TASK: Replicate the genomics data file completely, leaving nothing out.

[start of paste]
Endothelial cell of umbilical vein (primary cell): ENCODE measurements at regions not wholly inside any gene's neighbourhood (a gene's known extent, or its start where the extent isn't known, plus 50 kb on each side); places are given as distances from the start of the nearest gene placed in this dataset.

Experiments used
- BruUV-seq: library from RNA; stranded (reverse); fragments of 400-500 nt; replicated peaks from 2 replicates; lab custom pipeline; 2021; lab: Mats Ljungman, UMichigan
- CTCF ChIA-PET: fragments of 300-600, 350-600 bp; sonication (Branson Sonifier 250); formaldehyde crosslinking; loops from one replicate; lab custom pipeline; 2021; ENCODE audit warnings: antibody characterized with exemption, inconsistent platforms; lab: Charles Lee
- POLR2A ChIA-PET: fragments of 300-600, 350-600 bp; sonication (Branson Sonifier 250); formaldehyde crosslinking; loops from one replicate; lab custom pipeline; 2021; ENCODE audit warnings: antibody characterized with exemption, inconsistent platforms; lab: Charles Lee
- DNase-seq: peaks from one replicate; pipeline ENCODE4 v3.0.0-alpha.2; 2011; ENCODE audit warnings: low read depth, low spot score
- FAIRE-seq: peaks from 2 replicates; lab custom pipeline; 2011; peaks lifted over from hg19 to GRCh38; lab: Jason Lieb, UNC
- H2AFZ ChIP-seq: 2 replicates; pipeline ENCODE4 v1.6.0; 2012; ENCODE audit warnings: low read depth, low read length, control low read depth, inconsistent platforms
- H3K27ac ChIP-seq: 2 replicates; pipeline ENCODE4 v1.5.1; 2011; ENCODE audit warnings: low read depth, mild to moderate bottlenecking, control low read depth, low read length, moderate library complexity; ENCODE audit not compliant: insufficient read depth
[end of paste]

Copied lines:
Endothelial cell of umbilical vein (primary cell): ENCODE measurements at regions not wholly inside any gene's neighbourhood (a gene's known extent, or its start where the extent isn't known, plus 50 kb on each side); places are given as distances from the start of the nearest gene placed in this dataset.

Experiments used
- BruUV-seq: library from RNA; stranded (reverse); fragments of 400-500 nt; replicated peaks from 2 replicates; lab custom pipeline; 2021; lab: Mats Ljungman, UMichigan
- CTCF ChIA-PET: fragments of 300-600, 350-600 bp; sonication (Branson Sonifier 250); formaldehyde crosslinking; loops from one replicate; lab custom pipeline; 2021; ENCODE audit warnings: antibody characterized with exemption, inconsistent platforms; lab: Charles Lee
- POLR2A ChIA-PET: fragments of 300-600, 350-600 bp; sonication (Branson Sonifier 250); formaldehyde crosslinking; loops from one replicate; lab custom pipeline; 2021; ENCODE audit warnings: antibody characterized with exemption, inconsistent platforms; lab: Charles Lee
- DNase-seq: peaks from one replicate; pipeline ENCODE4 v3.0.0-alpha.2; 2011; ENCODE audit warnings: low read depth, low spot score
- FAIRE-seq: peaks from 2 replicates; lab custom pipeline; 2011; peaks lifted over from hg19 to GRCh38; lab: Jason Lieb, UNC
- H2AFZ ChIP-seq: 2 replicates; pipeline ENCODE4 v1.6.0; 2012; ENCODE audit warnings: low read depth, low read length, control low read depth, inconsistent platforms
- H3K27ac ChIP-seq: 2 replicates; pipeline ENCODE4 v1.5.1; 2011; ENCODE audit warnings: low read depth, mild to moderate bottlenecking, control low read depth, low read length, moderate library complexity; ENCODE audit not compliant: insufficient read depth